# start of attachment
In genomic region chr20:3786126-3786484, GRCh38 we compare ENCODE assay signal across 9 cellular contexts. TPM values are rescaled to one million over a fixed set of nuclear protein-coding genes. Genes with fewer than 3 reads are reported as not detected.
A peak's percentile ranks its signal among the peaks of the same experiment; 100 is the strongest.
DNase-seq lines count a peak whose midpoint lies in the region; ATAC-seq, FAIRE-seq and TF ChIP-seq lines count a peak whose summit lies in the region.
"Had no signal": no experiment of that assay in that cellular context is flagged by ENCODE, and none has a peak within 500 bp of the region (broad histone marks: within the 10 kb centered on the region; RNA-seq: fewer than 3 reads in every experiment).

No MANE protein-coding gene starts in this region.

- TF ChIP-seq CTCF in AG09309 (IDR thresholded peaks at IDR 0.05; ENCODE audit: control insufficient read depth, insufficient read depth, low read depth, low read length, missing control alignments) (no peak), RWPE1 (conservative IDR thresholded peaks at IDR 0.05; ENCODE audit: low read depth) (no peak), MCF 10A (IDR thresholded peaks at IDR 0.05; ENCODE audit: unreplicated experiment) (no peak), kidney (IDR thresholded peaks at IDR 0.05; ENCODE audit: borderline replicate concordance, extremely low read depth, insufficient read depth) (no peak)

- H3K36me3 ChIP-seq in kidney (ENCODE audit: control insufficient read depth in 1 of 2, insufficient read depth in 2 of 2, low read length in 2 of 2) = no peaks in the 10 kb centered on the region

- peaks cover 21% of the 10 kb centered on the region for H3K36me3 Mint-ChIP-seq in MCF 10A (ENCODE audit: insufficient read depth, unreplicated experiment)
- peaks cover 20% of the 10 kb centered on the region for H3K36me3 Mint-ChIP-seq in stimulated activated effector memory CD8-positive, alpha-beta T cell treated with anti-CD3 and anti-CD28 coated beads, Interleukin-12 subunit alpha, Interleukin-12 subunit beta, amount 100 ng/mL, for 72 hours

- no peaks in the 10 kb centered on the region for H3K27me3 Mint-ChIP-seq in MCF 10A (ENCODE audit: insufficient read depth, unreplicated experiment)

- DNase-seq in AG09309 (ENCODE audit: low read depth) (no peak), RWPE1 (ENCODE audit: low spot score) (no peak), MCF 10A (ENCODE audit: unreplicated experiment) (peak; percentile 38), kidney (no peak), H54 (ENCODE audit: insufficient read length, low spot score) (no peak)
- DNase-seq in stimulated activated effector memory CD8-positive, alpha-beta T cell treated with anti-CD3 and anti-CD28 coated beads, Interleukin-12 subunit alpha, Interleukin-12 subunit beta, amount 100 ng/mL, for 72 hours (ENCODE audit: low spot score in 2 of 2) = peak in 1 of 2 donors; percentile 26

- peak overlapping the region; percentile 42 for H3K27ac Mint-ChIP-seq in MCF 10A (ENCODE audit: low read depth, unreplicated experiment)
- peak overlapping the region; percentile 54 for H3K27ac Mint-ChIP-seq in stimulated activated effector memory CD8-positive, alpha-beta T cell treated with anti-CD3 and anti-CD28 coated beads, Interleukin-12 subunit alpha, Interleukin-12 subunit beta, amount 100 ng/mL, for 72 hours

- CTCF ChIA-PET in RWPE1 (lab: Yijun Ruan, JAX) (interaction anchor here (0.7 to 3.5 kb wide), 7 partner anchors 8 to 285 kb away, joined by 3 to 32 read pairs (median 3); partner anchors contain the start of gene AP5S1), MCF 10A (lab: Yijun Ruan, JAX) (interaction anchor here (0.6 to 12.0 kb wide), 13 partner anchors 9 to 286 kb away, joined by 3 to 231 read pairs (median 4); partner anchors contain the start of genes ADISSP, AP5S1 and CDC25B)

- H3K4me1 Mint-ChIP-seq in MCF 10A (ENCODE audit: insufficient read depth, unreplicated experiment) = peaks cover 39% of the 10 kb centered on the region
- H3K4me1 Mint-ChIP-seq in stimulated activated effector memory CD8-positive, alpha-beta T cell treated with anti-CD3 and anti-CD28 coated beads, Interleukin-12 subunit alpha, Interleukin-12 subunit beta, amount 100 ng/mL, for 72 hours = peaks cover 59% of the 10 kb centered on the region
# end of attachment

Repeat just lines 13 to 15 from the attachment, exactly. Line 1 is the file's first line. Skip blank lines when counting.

- peak overlapping the region; percentile 42 for H3K27ac Mint-ChIP-seq in MCF 10A (ENCODE audit: low read depth, unreplicated experiment)
- peak overlapping the region; percentile 54 for H3K27ac Mint-ChIP-seq in stimulated activated effector memory CD8-positive, alpha-beta T cell treated with anti-CD3 and anti-CD28 coated beads, Interleukin-12 subunit alpha, Interleukin-12 subunit beta, amount 100 ng/mL, for 72 hours

- CTCF ChIA-PET in RWPE1 (lab: Yijun Ruan, JAX) (interaction anchor here (0.7 to 3.5 kb wide), 7 partner anchors 8 to 285 kb away, joined by 3 to 32 read pairs (median 3); partner anchors contain the start of gene AP5S1), MCF 10A (lab: Yijun Ruan, JAX) (interaction anchor here (0.6 to 12.0 kb wide), 13 partner anchors 9 to 286 kb away, joined by 3 to 231 read pairs (median 4); partner anchors contain the start of genes ADISSP, AP5S1 and CDC25B)